A new U.N. report says earth’s ozone layer is slowly mending. Meanwhile, a House Democrat condemns a proposed rule on public lands, and New England faces an electricity crunch.
Thank you for signing up!
Subscribe to more newsletters here
The latest in politics and policy. Direct to your inbox. Sign up for the Energy and Environment newsletter
Ozone layer on track for recovery: UN report
The ozone layer — the atmospheric shield that prevents harmful ultraviolet light from reaching the Earth’s surface — is on track to recover, United Nations (U.N.) scientists said on Monday.
What are they saying? In the report, which is issued once every four years, the U.N. said the ozone layer has shown recovery and will return to its 1980 levels over the next several decades.
The ozone layer prevents exposure to ultraviolet light, which can cause skin cancer and other health problems. It can also harm animals and plants.
Human use of ozone-depleting substances — like the chemicals used in refrigeration and fire suppression — were harming the protective barrier, prompting global concern for years.
What changed? In 1987, countries including the U.S. agreed to the Montreal Protocol, an international agreement to reduce the consumption and production of ozone-depleting substances.
The new report says that this agreement was particularly important to the current path toward restoration, which it said will occur for most of the world by 2040.
However, recovery around the Arctic and Antarctic will take longer — by 2045 and 2066 respectively, according to the report.
The report specifically noted that China had decreased its emissions of certain substances in recent years, contributing to the overall decline.
Grijalva blasts public land ownership provision
The top Democrat on the House Natural Resources Committee blasted a provision in the proposed House rules package that would make it easier to transfer public lands, calling it an indication the new GOP majority intends to pursue a broadly pro-industry agenda.
The proposed rules package, made public Friday, includes a provision streamlining the process by which ownership of federal lands passes from the federal government to states or localities. The provisions are similar to those passed during the 115th Congress, the last session in which Republicans controlled the House, Rep. Raúl Grijalva (D-Ariz.) told The Hill on Monday.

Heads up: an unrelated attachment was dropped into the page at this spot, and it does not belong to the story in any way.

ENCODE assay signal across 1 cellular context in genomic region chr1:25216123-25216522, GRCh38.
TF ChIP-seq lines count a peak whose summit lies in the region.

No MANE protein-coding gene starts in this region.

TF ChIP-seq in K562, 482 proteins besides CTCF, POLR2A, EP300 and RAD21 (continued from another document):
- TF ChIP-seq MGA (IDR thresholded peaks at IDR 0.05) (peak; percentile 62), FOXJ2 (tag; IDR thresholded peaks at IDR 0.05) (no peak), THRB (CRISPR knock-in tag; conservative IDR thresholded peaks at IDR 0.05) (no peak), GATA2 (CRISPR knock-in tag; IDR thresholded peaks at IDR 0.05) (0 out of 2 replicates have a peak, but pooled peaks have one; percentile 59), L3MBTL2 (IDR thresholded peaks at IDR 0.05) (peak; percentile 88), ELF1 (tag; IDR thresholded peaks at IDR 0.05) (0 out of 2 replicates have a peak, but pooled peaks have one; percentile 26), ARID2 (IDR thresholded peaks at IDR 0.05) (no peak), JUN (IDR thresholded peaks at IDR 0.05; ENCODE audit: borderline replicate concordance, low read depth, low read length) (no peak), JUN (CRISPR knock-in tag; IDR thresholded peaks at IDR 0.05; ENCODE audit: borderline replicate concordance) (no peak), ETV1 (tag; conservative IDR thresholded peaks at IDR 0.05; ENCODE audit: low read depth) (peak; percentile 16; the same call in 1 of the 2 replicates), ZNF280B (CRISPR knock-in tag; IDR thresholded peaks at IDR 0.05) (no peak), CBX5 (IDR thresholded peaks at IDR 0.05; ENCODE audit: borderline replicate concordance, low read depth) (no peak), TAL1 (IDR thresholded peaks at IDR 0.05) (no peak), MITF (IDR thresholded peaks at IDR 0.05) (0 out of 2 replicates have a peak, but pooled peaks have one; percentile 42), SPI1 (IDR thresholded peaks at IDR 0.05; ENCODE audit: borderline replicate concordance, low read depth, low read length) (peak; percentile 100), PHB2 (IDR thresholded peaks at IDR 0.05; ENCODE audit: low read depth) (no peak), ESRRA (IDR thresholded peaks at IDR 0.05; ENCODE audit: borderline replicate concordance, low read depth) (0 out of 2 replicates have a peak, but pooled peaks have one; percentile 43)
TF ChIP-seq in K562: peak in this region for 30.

What they’re saying: “The whole process of this rule is to devalue public land,” Grijalva said. “You’re basically handing [land] over to the industries, whichever they might be … and all the protections that are in place under federal law, in terms of siting those and getting permission for those [lands] disappears, and that changes the complexion of it completely.”
In 2019, after Democrats won control of the chamber, they passed a rules package undoing the earlier rule.
“Republicans are committed to ensuring that federal land management best reflects the needs of the local people closest to these lands, and this provision is not a giveaway to private industry like Mr. Grijalva is claiming,” a spokesperson for presumptive Natural Resources Committee Chair Bruce Westerman (R-Ark.) told The Hill in an email.
“It only applies to conveyances to other government entities and will ensure that the House can process legislation that will actually benefit the federal government by reducing maintenance costs and increasing tax revenues.”
New England facing skyrocketing electricity rates
New Englanders are contending with some of the highest electricity rates in the country this winter as they weather the transatlantic ripple effects of a global gas crunch.
Residents of New England’s six states have thus far enjoyed a relatively mild winter without rolling blackouts. But skyrocketing rates — fueled by natural gas price surges and the war in Ukraine — are taking a toll on a region accustomed to cranking up the heat.
“Natural gas prices have not been this high in New England since 2008 — before the fracking revolution, mortgage crisis and Great Recession caused energy prices to crash,” Tanya Bodell, an energy adviser and partner at consulting firm StoneTurn, told The Hill.
New England began to face fierce competition from the European Union over liquefied natural gas (LNG) supplies after Russia starting curtailing pipeline gas to the EU in response to sanctions over Moscow’s invasion of Ukraine.
Last year, with an uncertain winter on the horizon, the EU became a high-stakes bidder in the global race to stockpile LNG. And the bloc’s success in staving off an impending energy crisis has hit hard across the Atlantic, where residents rely heavily on gas to both power and heat their homes.
On-land natural gas pipelines can reach “peak delivery capacity during a subset of the coldest days in winter” — a challenge New England has typically tackled by seeking relief through LNG deliveries, Bodell explained. Now, however, demand for the resource “has skyrocketed in response to sanctions on Russian energy,” she added.
WHAT WE’RE READING
With stroke of his pen, Ohio governor defines natural gas as green energy (Cleveland.com)
Hundreds of deserted oil and gas wells in Southern California could soon get plugged (The Los Angeles Daily News)
Power outages across Sacramento affect over 300,000 customers (The Sacramento Bee)
Washington state just started capping carbon emissions. Here’s how it works. (Grist)
EPA inks deal to clean up Keystone spill (E&E News)
That’s it for today, thanks for reading. Check out The Hill’s Energy & Environment page for the latest news and coverage. We’ll see you tomorrow.